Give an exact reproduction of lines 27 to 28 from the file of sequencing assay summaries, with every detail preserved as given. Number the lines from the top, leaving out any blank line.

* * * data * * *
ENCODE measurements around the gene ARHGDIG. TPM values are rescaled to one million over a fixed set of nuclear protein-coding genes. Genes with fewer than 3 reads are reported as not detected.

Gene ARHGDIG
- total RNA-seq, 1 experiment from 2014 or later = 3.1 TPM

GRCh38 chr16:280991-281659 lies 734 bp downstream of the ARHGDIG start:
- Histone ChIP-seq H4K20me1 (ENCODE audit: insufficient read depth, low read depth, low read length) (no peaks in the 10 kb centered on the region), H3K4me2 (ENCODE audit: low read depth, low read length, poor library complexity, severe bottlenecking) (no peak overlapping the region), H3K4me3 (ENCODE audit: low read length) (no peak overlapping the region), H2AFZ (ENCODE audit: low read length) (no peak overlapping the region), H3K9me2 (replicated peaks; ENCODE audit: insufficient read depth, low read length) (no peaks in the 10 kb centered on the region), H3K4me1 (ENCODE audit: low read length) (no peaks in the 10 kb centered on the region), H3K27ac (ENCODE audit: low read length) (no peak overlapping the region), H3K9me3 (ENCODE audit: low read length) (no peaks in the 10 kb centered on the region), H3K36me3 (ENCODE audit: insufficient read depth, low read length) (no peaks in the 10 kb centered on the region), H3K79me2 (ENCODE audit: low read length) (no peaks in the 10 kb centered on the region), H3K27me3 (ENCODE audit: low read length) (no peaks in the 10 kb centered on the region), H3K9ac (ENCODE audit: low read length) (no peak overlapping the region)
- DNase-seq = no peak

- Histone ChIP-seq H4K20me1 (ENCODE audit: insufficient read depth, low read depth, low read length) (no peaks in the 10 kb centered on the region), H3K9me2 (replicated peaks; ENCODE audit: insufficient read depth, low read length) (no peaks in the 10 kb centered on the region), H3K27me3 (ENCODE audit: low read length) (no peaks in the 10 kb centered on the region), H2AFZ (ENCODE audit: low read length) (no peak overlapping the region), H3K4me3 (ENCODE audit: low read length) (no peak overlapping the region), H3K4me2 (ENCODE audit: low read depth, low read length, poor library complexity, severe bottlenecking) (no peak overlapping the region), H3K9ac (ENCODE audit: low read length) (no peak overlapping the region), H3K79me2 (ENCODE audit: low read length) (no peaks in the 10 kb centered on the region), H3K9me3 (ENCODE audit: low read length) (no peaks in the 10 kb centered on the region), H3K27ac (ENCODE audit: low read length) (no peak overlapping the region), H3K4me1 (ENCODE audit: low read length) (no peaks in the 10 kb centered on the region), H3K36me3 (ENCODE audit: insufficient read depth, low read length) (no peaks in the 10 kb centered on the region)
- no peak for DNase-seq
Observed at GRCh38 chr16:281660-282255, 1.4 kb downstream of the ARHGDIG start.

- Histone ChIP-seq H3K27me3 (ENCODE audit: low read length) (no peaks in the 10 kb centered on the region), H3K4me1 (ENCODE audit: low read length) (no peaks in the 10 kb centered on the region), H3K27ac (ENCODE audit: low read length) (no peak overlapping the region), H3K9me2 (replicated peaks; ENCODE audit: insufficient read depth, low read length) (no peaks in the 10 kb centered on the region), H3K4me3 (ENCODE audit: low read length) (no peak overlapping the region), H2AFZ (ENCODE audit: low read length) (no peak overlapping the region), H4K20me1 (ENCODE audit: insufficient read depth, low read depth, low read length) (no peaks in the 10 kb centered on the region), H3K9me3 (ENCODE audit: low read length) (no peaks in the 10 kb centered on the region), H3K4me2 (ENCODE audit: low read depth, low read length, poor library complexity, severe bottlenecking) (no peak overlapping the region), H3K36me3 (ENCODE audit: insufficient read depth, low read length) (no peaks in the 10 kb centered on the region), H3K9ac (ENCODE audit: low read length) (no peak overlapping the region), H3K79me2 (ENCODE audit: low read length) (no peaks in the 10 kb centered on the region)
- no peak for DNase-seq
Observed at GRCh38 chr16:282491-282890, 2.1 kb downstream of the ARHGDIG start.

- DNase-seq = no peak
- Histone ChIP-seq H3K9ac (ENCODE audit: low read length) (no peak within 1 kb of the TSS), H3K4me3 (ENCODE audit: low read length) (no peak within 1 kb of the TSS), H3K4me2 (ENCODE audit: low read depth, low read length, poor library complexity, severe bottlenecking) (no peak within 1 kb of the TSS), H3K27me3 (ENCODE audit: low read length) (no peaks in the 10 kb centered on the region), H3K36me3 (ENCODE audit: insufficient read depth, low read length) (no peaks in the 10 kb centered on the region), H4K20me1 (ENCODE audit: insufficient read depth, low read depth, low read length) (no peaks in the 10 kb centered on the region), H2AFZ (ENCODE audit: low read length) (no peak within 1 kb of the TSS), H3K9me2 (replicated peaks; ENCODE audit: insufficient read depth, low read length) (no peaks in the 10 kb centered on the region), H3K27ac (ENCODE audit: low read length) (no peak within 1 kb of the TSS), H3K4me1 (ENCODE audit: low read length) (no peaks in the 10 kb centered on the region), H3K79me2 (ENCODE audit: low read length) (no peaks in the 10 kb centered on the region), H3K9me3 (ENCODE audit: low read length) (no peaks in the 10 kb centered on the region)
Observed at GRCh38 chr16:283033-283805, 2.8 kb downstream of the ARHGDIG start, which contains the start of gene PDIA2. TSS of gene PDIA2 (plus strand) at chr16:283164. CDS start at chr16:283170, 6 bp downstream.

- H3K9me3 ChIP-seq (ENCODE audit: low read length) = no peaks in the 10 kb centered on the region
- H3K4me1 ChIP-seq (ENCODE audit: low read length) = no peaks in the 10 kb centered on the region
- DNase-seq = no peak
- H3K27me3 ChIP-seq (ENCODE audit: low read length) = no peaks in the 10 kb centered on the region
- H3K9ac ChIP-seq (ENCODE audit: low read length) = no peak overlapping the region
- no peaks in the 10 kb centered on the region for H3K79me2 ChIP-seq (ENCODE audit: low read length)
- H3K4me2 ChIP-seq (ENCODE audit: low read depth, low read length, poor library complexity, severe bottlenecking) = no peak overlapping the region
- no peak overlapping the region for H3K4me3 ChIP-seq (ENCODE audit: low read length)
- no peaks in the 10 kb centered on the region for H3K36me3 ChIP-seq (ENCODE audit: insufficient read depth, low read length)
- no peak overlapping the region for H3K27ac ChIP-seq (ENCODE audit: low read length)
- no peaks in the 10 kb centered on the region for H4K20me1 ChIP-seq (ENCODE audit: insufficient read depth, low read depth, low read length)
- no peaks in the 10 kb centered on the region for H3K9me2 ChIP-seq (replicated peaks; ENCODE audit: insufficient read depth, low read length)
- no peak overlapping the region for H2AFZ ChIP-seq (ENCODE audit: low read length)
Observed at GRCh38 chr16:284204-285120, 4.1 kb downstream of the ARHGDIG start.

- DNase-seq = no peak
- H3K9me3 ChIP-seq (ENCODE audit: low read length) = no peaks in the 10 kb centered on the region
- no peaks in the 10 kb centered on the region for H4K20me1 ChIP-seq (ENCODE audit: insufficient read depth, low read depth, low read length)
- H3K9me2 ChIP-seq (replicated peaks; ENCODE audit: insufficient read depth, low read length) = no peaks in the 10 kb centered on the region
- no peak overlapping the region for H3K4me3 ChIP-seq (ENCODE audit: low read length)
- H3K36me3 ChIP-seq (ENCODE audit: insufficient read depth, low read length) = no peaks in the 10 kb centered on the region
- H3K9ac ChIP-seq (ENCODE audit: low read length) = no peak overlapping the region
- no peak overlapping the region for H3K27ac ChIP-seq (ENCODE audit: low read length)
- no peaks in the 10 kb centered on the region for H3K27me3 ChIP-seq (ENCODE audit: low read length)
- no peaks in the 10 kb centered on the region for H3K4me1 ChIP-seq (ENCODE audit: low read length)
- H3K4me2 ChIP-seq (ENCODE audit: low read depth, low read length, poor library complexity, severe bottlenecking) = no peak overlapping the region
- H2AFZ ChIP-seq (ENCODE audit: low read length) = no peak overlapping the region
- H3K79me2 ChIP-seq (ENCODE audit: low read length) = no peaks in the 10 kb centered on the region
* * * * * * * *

- no peaks in the 10 kb centered on the region for H3K9me2 ChIP-seq (replicated peaks; ENCODE audit: insufficient read depth, low read length)
- no peak overlapping the region for H2AFZ ChIP-seq (ENCODE audit: low read length)